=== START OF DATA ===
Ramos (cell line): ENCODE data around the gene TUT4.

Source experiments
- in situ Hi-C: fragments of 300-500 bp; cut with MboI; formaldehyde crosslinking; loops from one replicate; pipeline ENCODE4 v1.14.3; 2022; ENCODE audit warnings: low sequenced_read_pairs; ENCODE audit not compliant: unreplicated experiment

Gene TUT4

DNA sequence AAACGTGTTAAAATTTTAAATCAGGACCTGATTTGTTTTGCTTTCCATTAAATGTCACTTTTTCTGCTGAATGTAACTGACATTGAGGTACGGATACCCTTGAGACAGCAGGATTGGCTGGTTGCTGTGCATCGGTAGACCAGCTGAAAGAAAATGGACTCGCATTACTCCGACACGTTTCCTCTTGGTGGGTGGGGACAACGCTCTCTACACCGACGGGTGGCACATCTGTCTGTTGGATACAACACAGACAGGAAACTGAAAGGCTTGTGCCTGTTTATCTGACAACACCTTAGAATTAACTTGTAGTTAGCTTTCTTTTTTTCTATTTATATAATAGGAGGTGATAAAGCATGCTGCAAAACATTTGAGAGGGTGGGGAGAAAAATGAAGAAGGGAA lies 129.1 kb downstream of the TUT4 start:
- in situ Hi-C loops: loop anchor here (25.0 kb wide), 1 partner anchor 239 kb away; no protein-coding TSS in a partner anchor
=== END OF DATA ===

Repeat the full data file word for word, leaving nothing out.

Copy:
Ramos (cell line): ENCODE data around the gene TUT4.

Source experiments
- in situ Hi-C: fragments of 300-500 bp; cut with MboI; formaldehyde crosslinking; loops from one replicate; pipeline ENCODE4 v1.14.3; 2022; ENCODE audit warnings: low sequenced_read_pairs; ENCODE audit not compliant: unreplicated experiment

Gene TUT4

DNA sequence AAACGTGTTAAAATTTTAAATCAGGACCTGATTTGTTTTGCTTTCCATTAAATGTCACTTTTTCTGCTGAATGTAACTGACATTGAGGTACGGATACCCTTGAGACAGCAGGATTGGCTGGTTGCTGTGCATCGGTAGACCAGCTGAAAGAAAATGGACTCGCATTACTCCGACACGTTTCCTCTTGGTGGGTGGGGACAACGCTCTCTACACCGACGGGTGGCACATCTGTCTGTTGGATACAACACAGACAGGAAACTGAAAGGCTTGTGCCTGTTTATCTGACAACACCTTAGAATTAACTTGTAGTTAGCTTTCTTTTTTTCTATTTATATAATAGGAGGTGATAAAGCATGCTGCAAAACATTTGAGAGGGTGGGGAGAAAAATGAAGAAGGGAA lies 129.1 kb downstream of the TUT4 start:
- in situ Hi-C loops: loop anchor here (25.0 kb wide), 1 partner anchor 239 kb away; no protein-coding TSS in a partner anchor